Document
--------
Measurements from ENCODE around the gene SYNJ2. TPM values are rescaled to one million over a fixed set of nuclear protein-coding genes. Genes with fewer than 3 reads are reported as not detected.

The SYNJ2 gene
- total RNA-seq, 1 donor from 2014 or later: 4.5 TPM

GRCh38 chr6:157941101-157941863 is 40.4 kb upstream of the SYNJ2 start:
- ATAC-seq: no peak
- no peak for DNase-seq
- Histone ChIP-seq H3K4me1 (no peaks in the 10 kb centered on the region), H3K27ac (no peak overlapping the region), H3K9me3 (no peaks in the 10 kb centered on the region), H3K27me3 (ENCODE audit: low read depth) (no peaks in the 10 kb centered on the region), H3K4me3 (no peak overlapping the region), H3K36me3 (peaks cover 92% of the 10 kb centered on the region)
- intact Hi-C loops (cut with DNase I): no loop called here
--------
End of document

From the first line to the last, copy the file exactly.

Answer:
Measurements from ENCODE around the gene SYNJ2. TPM values are rescaled to one million over a fixed set of nuclear protein-coding genes. Genes with fewer than 3 reads are reported as not detected.

The SYNJ2 gene
- total RNA-seq, 1 donor from 2014 or later: 4.5 TPM

GRCh38 chr6:157941101-157941863 is 40.4 kb upstream of the SYNJ2 start:
- ATAC-seq: no peak
- no peak for DNase-seq
- Histone ChIP-seq H3K4me1 (no peaks in the 10 kb centered on the region), H3K27ac (no peak overlapping the region), H3K9me3 (no peaks in the 10 kb centered on the region), H3K27me3 (ENCODE audit: low read depth) (no peaks in the 10 kb centered on the region), H3K4me3 (no peak overlapping the region), H3K36me3 (peaks cover 92% of the 10 kb centered on the region)
- intact Hi-C loops (cut with DNase I): no loop called here